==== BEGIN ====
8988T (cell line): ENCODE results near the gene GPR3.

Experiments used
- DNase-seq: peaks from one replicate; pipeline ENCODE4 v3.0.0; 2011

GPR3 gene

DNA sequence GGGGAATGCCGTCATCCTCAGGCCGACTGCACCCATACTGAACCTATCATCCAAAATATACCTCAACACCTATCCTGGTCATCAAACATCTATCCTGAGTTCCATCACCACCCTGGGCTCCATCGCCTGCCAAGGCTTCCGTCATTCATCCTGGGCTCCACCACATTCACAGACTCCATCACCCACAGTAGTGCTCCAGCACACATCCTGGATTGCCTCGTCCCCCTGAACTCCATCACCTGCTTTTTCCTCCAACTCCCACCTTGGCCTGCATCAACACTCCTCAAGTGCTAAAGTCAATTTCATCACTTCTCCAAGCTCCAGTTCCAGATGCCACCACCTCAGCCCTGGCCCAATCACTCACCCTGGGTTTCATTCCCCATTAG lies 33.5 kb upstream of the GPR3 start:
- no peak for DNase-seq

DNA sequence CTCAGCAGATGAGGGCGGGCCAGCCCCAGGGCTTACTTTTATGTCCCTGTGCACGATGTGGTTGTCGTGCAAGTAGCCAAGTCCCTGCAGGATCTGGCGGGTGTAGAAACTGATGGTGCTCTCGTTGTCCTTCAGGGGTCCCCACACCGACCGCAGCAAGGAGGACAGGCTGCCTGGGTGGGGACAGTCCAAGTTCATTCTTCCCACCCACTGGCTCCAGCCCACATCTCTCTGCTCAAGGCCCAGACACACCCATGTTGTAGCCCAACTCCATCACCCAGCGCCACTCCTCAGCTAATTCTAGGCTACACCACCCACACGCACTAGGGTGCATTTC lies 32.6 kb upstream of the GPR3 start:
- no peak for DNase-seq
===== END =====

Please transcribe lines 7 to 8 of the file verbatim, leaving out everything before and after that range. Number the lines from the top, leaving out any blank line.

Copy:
DNA sequence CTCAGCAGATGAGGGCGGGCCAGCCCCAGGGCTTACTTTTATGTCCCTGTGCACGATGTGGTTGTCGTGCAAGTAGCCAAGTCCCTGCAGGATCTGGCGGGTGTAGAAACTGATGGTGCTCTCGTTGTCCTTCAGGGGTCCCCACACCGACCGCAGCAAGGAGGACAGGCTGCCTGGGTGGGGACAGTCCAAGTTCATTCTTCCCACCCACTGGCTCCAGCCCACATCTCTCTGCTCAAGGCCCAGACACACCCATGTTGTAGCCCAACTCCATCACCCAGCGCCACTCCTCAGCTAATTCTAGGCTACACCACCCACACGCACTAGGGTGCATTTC lies 32.6 kb upstream of the GPR3 start:
- no peak for DNase-seq